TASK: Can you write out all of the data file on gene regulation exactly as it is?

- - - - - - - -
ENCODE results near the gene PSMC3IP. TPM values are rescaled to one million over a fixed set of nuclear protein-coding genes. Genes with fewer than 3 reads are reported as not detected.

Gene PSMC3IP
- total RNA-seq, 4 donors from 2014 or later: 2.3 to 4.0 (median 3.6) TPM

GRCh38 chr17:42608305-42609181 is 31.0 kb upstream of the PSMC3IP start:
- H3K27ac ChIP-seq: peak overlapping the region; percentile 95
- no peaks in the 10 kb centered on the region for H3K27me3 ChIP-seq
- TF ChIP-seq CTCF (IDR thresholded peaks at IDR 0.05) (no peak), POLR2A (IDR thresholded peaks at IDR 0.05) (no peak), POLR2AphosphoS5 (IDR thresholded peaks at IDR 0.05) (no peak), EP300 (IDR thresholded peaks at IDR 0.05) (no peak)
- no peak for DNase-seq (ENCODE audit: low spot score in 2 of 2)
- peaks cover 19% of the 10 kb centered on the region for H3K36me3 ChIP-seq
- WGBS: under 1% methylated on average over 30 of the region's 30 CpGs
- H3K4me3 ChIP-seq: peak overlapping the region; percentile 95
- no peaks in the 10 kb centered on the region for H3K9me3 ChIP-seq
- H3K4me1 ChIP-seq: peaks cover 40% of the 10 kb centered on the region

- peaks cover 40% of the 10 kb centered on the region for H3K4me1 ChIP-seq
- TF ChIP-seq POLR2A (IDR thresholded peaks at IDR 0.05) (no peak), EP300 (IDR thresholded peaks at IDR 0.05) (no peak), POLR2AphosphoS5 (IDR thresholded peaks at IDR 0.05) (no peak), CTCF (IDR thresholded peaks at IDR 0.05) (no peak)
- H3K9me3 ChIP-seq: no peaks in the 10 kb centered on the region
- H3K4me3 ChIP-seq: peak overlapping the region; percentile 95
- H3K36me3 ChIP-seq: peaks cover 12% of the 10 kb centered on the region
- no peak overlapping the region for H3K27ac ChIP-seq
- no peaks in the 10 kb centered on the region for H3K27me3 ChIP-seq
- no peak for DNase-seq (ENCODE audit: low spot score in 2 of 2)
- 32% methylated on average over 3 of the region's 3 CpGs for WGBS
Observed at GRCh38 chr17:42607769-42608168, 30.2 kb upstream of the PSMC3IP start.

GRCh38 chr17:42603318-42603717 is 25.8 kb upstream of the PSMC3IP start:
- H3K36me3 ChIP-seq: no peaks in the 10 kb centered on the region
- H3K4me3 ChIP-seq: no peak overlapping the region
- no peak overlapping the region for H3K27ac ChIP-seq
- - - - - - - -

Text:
ENCODE results near the gene PSMC3IP. TPM values are rescaled to one million over a fixed set of nuclear protein-coding genes. Genes with fewer than 3 reads are reported as not detected.

Gene PSMC3IP
- total RNA-seq, 4 donors from 2014 or later: 2.3 to 4.0 (median 3.6) TPM

GRCh38 chr17:42608305-42609181 is 31.0 kb upstream of the PSMC3IP start:
- H3K27ac ChIP-seq: peak overlapping the region; percentile 95
- no peaks in the 10 kb centered on the region for H3K27me3 ChIP-seq
- TF ChIP-seq CTCF (IDR thresholded peaks at IDR 0.05) (no peak), POLR2A (IDR thresholded peaks at IDR 0.05) (no peak), POLR2AphosphoS5 (IDR thresholded peaks at IDR 0.05) (no peak), EP300 (IDR thresholded peaks at IDR 0.05) (no peak)
- no peak for DNase-seq (ENCODE audit: low spot score in 2 of 2)
- peaks cover 19% of the 10 kb centered on the region for H3K36me3 ChIP-seq
- WGBS: under 1% methylated on average over 30 of the region's 30 CpGs
- H3K4me3 ChIP-seq: peak overlapping the region; percentile 95
- no peaks in the 10 kb centered on the region for H3K9me3 ChIP-seq
- H3K4me1 ChIP-seq: peaks cover 40% of the 10 kb centered on the region

- peaks cover 40% of the 10 kb centered on the region for H3K4me1 ChIP-seq
- TF ChIP-seq POLR2A (IDR thresholded peaks at IDR 0.05) (no peak), EP300 (IDR thresholded peaks at IDR 0.05) (no peak), POLR2AphosphoS5 (IDR thresholded peaks at IDR 0.05) (no peak), CTCF (IDR thresholded peaks at IDR 0.05) (no peak)
- H3K9me3 ChIP-seq: no peaks in the 10 kb centered on the region
- H3K4me3 ChIP-seq: peak overlapping the region; percentile 95
- H3K36me3 ChIP-seq: peaks cover 12% of the 10 kb centered on the region
- no peak overlapping the region for H3K27ac ChIP-seq
- no peaks in the 10 kb centered on the region for H3K27me3 ChIP-seq
- no peak for DNase-seq (ENCODE audit: low spot score in 2 of 2)
- 32% methylated on average over 3 of the region's 3 CpGs for WGBS
Observed at GRCh38 chr17:42607769-42608168, 30.2 kb upstream of the PSMC3IP start.

GRCh38 chr17:42603318-42603717 is 25.8 kb upstream of the PSMC3IP start:
- H3K36me3 ChIP-seq: no peaks in the 10 kb centered on the region
- H3K4me3 ChIP-seq: no peak overlapping the region
- no peak overlapping the region for H3K27ac ChIP-seq